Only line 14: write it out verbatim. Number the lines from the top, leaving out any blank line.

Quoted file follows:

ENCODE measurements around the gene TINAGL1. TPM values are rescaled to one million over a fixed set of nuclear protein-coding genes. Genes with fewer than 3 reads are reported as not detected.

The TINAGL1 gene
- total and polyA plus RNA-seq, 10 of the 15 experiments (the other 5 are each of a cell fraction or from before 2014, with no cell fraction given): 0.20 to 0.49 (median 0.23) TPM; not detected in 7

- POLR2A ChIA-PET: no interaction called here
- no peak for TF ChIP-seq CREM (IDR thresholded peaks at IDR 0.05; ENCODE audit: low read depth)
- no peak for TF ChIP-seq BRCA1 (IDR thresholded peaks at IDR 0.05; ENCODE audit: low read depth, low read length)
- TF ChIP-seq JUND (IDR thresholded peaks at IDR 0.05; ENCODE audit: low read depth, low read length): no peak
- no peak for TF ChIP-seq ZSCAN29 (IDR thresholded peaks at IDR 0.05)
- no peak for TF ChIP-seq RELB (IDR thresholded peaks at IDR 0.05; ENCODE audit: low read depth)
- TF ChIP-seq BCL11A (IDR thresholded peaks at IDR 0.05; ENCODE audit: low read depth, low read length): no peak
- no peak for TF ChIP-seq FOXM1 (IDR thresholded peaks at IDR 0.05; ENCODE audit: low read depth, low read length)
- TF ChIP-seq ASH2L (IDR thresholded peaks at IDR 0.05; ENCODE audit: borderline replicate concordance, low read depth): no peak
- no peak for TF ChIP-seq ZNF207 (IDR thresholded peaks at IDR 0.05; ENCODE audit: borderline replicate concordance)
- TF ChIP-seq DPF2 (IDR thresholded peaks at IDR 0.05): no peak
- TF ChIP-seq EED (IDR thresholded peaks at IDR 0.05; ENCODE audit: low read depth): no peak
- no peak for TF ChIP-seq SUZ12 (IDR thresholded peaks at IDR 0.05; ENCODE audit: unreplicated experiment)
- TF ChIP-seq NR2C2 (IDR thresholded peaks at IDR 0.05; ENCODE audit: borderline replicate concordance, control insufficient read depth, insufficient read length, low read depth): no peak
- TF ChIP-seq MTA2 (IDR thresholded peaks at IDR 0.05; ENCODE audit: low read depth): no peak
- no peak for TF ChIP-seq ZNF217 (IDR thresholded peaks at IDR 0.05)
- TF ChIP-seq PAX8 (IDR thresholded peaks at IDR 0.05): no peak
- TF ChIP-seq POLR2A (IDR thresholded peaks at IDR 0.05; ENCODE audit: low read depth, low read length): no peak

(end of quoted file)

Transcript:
- TF ChIP-seq DPF2 (IDR thresholded peaks at IDR 0.05): no peak